let’s talk about third tier journals
My question: how should academia approach small, third tier journals?* In a previous post, I linked to research showing that these journals do actually publish some highly respected material. The gist is that the average third tier article isn’t cited much, but these journals publish occasional winners who do much better than the bottom articles in the elite journals. The issue is that when it comes to rewarding people, we have essentially two models: (a) immediate reward for publication in top journals/presses or (b) you wait a few decades when it’s clear that a low status publication was actually any good. Is this a good model?
There’s a standard justification for this policy. Publication in a third tier journal is usually seen as a clear signal that the research is weak. Basically, “third tier publication” = failed research article. A few comments on the policy: First, a journal may be third tier simply because it has a narrow audience, not due to quality. Second, top journals may make mistakes and reject good articles. Reviewers may not like a new argument, or the topic may seem odd. Third, statistically speaking, many third tier articles aren’t good, so I believe the policy has some justification.
Now, if you completely believe in the standard rap against third tier journals, then there are some serious implications. One is that all the tiny journals should be shut down immediately. No need to waste time or resources on junk. Another implication is that you should count these articles against people. Don’t reward people for junk. If you are skeptic, then you should be at least agnostic. You shouldn’t be terribly impressed with third tier articles, but you might adopt a more agnostic stance toward their quality.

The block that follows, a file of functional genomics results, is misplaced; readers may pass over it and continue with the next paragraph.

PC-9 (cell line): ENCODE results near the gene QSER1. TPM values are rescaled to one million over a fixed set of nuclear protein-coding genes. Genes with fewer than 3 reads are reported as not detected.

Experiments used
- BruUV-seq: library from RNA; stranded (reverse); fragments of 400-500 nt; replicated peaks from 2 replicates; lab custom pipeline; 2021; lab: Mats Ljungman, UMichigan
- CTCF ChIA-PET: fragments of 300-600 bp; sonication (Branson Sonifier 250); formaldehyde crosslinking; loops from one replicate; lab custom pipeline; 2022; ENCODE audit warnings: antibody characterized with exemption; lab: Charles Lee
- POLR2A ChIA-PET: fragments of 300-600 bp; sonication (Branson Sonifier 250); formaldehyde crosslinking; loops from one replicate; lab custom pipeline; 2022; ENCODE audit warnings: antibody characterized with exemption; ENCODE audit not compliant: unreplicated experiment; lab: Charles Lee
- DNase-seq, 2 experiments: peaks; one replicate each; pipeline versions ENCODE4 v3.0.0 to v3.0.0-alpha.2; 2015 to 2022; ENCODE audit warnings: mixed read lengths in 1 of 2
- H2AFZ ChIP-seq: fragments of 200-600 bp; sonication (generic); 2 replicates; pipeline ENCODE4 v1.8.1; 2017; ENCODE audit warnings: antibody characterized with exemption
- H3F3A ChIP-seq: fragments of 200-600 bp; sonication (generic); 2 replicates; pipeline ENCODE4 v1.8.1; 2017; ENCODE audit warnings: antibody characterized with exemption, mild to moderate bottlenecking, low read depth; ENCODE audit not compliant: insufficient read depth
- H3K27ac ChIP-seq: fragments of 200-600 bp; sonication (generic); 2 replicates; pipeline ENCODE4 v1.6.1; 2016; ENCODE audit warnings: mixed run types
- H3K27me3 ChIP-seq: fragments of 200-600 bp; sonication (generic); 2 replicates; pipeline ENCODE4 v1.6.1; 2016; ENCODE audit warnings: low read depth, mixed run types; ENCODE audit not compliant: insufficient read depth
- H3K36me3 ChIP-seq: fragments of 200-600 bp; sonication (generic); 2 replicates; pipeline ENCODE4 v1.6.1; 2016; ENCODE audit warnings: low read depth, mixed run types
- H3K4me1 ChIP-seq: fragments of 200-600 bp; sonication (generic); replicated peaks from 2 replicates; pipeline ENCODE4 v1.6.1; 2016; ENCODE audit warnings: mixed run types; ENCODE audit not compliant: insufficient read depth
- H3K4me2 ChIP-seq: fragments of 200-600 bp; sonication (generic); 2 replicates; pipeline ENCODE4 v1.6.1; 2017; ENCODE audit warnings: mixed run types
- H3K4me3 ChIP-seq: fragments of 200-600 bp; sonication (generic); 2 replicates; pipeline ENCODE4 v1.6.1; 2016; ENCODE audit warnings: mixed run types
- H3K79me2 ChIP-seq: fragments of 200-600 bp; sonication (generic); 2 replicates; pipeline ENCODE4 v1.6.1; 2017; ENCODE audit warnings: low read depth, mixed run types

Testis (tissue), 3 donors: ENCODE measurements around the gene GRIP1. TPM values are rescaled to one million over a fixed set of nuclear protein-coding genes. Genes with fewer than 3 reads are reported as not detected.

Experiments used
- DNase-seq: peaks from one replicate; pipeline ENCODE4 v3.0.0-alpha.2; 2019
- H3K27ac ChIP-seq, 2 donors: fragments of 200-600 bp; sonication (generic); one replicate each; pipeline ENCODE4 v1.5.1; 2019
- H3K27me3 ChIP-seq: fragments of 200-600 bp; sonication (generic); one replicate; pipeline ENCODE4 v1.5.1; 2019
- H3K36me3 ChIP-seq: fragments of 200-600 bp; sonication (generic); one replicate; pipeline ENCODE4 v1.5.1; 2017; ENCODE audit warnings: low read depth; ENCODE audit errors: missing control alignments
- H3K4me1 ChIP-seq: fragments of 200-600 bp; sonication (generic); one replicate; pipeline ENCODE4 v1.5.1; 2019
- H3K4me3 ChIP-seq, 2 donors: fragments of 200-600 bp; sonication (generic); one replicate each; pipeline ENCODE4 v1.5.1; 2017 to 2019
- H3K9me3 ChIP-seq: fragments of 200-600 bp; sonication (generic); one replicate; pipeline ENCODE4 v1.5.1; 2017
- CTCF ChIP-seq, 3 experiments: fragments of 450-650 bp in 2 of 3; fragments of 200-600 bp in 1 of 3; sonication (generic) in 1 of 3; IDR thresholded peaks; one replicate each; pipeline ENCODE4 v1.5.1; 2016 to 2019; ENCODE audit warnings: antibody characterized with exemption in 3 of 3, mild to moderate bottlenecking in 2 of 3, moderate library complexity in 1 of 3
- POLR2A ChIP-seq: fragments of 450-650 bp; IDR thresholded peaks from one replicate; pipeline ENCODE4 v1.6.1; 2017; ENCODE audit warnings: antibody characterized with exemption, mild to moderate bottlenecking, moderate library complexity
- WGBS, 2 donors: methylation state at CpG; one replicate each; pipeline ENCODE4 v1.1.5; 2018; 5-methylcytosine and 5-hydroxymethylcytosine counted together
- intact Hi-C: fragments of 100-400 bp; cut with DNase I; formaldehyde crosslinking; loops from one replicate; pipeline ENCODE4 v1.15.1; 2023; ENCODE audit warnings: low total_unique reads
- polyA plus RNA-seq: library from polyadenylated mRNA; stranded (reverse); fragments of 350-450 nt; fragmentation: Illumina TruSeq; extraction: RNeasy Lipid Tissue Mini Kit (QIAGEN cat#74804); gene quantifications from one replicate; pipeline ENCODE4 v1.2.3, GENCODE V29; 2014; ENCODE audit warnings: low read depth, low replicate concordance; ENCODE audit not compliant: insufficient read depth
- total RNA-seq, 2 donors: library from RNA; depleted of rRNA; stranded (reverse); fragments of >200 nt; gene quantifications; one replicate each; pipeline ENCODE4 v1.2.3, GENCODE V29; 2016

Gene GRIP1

* I define “third tier” to be legitimate academic journals that aren’t flagship journals, well known speciality journals, or those published by major national or regional associations. These include most student run journals, journals run by obscure departments or occupational groups, journals for unpopular specialties, journals from small countries, or journals that have simply not risen to the top in a well regarded specialty.